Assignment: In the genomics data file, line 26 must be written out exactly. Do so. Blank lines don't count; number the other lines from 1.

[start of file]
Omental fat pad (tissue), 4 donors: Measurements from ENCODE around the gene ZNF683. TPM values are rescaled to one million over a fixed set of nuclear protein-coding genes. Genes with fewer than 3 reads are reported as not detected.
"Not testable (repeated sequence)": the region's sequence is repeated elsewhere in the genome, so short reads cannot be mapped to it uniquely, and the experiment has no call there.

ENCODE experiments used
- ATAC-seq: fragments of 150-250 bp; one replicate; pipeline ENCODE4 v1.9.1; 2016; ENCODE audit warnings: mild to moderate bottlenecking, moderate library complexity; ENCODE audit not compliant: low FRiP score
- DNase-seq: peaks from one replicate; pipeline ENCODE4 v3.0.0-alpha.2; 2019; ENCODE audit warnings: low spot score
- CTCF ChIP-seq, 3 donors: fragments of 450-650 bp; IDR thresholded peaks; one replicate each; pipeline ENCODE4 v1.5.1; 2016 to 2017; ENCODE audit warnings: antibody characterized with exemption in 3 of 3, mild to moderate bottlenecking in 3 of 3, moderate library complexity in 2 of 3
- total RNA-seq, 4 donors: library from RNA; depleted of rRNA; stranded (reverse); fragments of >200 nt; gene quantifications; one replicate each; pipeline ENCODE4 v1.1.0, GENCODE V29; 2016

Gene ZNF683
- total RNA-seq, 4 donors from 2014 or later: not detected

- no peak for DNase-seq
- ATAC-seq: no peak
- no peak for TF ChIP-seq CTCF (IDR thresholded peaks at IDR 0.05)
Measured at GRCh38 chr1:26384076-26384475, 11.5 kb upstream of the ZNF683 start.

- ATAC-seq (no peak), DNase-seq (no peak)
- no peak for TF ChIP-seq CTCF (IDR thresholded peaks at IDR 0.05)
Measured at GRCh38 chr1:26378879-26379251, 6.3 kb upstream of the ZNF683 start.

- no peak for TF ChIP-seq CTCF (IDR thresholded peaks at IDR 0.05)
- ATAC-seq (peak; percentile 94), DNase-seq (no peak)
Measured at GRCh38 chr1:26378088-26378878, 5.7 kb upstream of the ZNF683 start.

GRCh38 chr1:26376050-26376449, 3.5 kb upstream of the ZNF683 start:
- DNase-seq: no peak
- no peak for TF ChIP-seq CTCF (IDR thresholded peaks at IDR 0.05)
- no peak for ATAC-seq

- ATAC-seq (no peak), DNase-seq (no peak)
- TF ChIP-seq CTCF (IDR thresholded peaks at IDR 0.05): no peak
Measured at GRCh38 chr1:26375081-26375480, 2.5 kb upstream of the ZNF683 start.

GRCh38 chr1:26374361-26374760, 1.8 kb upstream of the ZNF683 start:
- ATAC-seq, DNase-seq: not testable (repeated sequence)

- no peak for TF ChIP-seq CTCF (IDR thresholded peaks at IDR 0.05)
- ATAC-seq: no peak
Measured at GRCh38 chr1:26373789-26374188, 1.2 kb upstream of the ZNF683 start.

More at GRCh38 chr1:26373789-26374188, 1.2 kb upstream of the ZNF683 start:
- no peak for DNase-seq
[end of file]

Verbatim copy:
Measured at GRCh38 chr1:26375081-26375480, 2.5 kb upstream of the ZNF683 start.